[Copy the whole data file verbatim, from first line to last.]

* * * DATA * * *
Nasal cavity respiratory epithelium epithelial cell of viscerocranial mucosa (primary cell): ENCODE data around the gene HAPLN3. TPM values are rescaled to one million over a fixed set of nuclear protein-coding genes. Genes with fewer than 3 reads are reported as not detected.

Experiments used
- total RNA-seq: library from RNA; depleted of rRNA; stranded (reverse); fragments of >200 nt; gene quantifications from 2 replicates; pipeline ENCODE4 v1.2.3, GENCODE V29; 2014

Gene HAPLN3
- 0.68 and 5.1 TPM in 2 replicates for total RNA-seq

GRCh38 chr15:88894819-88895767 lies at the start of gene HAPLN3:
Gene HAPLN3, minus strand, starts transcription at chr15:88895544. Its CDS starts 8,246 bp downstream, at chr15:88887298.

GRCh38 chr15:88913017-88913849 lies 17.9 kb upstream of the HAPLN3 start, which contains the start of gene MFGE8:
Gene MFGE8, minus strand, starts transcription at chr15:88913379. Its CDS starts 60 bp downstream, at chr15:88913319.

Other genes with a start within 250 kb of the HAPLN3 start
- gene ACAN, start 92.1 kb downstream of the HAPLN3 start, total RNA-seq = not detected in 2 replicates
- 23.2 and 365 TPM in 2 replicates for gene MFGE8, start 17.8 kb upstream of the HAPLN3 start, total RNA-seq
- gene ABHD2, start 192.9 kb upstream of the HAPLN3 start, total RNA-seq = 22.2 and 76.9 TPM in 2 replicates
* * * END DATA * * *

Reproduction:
Nasal cavity respiratory epithelium epithelial cell of viscerocranial mucosa (primary cell): ENCODE data around the gene HAPLN3. TPM values are rescaled to one million over a fixed set of nuclear protein-coding genes. Genes with fewer than 3 reads are reported as not detected.

Experiments used
- total RNA-seq: library from RNA; depleted of rRNA; stranded (reverse); fragments of >200 nt; gene quantifications from 2 replicates; pipeline ENCODE4 v1.2.3, GENCODE V29; 2014

Gene HAPLN3
- 0.68 and 5.1 TPM in 2 replicates for total RNA-seq

GRCh38 chr15:88894819-88895767 lies at the start of gene HAPLN3:
Gene HAPLN3, minus strand, starts transcription at chr15:88895544. Its CDS starts 8,246 bp downstream, at chr15:88887298.

GRCh38 chr15:88913017-88913849 lies 17.9 kb upstream of the HAPLN3 start, which contains the start of gene MFGE8:
Gene MFGE8, minus strand, starts transcription at chr15:88913379. Its CDS starts 60 bp downstream, at chr15:88913319.

Other genes with a start within 250 kb of the HAPLN3 start
- gene ACAN, start 92.1 kb downstream of the HAPLN3 start, total RNA-seq = not detected in 2 replicates
- 23.2 and 365 TPM in 2 replicates for gene MFGE8, start 17.8 kb upstream of the HAPLN3 start, total RNA-seq
- gene ABHD2, start 192.9 kb upstream of the HAPLN3 start, total RNA-seq = 22.2 and 76.9 TPM in 2 replicates